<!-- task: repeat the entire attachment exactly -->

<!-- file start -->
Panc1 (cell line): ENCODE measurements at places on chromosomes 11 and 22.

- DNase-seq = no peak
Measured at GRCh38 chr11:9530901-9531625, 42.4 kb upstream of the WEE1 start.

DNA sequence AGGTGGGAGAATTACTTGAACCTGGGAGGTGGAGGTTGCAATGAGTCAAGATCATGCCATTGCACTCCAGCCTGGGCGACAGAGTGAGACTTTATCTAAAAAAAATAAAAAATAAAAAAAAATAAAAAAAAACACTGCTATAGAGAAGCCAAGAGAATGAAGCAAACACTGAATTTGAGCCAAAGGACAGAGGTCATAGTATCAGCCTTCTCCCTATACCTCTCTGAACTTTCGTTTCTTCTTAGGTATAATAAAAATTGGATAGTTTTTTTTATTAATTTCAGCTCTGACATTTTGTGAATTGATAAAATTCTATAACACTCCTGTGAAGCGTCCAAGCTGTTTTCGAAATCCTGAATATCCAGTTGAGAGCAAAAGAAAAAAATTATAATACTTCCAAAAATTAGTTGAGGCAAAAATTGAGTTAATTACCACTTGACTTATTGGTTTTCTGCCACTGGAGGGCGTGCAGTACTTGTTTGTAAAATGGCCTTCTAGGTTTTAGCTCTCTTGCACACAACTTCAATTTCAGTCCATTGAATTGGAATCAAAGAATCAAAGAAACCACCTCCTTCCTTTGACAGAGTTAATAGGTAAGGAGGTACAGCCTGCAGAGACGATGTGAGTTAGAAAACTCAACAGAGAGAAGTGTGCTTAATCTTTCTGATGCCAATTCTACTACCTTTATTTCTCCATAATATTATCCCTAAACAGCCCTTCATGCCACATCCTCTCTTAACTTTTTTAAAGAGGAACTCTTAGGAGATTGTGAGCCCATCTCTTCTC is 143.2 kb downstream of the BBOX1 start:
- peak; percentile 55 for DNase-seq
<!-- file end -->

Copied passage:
Panc1 (cell line): ENCODE measurements at places on chromosomes 11 and 22.

- DNase-seq = no peak
Measured at GRCh38 chr11:9530901-9531625, 42.4 kb upstream of the WEE1 start.

DNA sequence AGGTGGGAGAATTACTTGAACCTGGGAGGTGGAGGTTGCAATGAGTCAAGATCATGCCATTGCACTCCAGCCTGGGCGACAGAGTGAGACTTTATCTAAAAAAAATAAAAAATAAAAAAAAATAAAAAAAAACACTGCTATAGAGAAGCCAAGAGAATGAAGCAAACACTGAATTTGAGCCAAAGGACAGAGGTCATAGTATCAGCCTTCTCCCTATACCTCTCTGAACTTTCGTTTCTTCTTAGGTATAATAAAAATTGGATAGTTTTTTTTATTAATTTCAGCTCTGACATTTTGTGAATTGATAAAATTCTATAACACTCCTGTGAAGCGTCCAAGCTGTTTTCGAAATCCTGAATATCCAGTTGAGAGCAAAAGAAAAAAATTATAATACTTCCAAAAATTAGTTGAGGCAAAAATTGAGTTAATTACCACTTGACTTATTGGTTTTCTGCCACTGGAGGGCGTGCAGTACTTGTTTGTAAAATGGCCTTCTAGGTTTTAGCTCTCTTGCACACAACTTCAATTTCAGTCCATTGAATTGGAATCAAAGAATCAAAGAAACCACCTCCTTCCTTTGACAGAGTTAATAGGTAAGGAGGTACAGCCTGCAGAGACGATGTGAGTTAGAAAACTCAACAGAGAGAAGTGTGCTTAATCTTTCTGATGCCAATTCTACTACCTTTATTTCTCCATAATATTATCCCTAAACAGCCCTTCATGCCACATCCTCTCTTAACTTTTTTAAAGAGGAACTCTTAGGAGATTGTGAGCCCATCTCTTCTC is 143.2 kb downstream of the BBOX1 start:
- peak; percentile 55 for DNase-seq